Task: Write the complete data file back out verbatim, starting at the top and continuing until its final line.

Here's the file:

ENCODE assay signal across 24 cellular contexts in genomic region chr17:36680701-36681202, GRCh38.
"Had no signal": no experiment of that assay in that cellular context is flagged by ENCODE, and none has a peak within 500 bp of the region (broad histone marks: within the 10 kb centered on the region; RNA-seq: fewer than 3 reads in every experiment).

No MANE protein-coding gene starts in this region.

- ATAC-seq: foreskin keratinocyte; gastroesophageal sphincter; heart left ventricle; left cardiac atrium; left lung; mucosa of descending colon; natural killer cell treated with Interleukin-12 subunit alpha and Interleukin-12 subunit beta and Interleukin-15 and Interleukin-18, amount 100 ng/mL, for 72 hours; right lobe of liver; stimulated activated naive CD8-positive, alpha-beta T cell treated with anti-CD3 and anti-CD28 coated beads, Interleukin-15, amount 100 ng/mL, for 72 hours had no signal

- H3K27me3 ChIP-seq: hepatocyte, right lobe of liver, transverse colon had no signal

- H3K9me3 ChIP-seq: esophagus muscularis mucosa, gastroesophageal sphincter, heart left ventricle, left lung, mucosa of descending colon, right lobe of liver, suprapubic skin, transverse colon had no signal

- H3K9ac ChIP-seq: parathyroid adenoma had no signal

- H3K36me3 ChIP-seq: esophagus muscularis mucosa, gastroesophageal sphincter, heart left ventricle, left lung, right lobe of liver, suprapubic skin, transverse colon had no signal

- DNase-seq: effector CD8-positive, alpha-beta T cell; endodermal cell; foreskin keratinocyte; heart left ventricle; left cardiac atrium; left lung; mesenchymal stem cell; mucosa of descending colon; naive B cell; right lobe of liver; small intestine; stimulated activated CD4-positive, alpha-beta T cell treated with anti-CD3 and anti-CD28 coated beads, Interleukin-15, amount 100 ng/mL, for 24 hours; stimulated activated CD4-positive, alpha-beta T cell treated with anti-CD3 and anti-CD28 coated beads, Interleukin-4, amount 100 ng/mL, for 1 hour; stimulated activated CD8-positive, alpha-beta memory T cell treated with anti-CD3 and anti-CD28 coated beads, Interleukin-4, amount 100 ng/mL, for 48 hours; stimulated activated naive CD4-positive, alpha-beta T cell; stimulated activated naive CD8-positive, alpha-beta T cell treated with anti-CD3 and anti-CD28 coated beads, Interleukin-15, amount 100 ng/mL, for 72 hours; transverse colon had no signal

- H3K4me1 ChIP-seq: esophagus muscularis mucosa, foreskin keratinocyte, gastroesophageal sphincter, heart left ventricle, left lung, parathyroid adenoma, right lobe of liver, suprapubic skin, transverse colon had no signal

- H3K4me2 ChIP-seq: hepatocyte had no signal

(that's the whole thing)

ENCODE assay signal across 24 cellular contexts in genomic region chr17:36680701-36681202, GRCh38.
"Had no signal": no experiment of that assay in that cellular context is flagged by ENCODE, and none has a peak within 500 bp of the region (broad histone marks: within the 10 kb centered on the region; RNA-seq: fewer than 3 reads in every experiment).

No MANE protein-coding gene starts in this region.

- ATAC-seq: foreskin keratinocyte; gastroesophageal sphincter; heart left ventricle; left cardiac atrium; left lung; mucosa of descending colon; natural killer cell treated with Interleukin-12 subunit alpha and Interleukin-12 subunit beta and Interleukin-15 and Interleukin-18, amount 100 ng/mL, for 72 hours; right lobe of liver; stimulated activated naive CD8-positive, alpha-beta T cell treated with anti-CD3 and anti-CD28 coated beads, Interleukin-15, amount 100 ng/mL, for 72 hours had no signal

- H3K27me3 ChIP-seq: hepatocyte, right lobe of liver, transverse colon had no signal

- H3K9me3 ChIP-seq: esophagus muscularis mucosa, gastroesophageal sphincter, heart left ventricle, left lung, mucosa of descending colon, right lobe of liver, suprapubic skin, transverse colon had no signal

- H3K9ac ChIP-seq: parathyroid adenoma had no signal

- H3K36me3 ChIP-seq: esophagus muscularis mucosa, gastroesophageal sphincter, heart left ventricle, left lung, right lobe of liver, suprapubic skin, transverse colon had no signal

- DNase-seq: effector CD8-positive, alpha-beta T cell; endodermal cell; foreskin keratinocyte; heart left ventricle; left cardiac atrium; left lung; mesenchymal stem cell; mucosa of descending colon; naive B cell; right lobe of liver; small intestine; stimulated activated CD4-positive, alpha-beta T cell treated with anti-CD3 and anti-CD28 coated beads, Interleukin-15, amount 100 ng/mL, for 24 hours; stimulated activated CD4-positive, alpha-beta T cell treated with anti-CD3 and anti-CD28 coated beads, Interleukin-4, amount 100 ng/mL, for 1 hour; stimulated activated CD8-positive, alpha-beta memory T cell treated with anti-CD3 and anti-CD28 coated beads, Interleukin-4, amount 100 ng/mL, for 48 hours; stimulated activated naive CD4-positive, alpha-beta T cell; stimulated activated naive CD8-positive, alpha-beta T cell treated with anti-CD3 and anti-CD28 coated beads, Interleukin-15, amount 100 ng/mL, for 72 hours; transverse colon had no signal

- H3K4me1 ChIP-seq: esophagus muscularis mucosa, foreskin keratinocyte, gastroesophageal sphincter, heart left ventricle, left lung, parathyroid adenoma, right lobe of liver, suprapubic skin, transverse colon had no signal

- H3K4me2 ChIP-seq: hepatocyte had no signal